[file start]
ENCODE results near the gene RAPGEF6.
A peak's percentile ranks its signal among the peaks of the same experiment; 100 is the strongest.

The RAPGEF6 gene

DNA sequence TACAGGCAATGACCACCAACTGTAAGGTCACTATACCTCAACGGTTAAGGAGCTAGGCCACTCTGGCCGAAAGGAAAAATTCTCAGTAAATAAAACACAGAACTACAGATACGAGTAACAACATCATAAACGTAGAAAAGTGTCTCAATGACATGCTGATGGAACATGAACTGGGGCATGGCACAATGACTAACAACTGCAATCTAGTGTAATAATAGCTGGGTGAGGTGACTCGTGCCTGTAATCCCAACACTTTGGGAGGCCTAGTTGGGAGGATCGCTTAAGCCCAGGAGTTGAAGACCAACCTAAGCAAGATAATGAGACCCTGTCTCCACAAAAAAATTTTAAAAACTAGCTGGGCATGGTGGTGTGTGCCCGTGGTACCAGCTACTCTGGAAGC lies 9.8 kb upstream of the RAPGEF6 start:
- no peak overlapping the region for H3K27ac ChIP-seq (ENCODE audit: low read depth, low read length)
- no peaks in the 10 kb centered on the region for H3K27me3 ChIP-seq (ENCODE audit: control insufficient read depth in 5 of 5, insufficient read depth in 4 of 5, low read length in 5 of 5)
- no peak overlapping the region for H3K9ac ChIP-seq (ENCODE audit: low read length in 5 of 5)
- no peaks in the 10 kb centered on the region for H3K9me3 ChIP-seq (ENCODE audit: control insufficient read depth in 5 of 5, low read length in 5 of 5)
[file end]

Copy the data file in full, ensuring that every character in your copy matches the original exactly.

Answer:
ENCODE results near the gene RAPGEF6.
A peak's percentile ranks its signal among the peaks of the same experiment; 100 is the strongest.

The RAPGEF6 gene

DNA sequence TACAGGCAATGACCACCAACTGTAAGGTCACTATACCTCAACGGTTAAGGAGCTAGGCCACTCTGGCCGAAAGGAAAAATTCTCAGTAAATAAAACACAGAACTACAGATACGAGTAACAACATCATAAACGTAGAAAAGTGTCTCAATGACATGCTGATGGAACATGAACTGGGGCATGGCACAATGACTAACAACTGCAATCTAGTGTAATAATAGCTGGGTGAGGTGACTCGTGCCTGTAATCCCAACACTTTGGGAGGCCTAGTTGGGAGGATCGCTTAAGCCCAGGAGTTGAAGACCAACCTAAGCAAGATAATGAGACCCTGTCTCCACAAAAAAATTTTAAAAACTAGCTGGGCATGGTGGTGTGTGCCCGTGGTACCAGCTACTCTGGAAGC lies 9.8 kb upstream of the RAPGEF6 start:
- no peak overlapping the region for H3K27ac ChIP-seq (ENCODE audit: low read depth, low read length)
- no peaks in the 10 kb centered on the region for H3K27me3 ChIP-seq (ENCODE audit: control insufficient read depth in 5 of 5, insufficient read depth in 4 of 5, low read length in 5 of 5)
- no peak overlapping the region for H3K9ac ChIP-seq (ENCODE audit: low read length in 5 of 5)
- no peaks in the 10 kb centered on the region for H3K9me3 ChIP-seq (ENCODE audit: control insufficient read depth in 5 of 5, low read length in 5 of 5)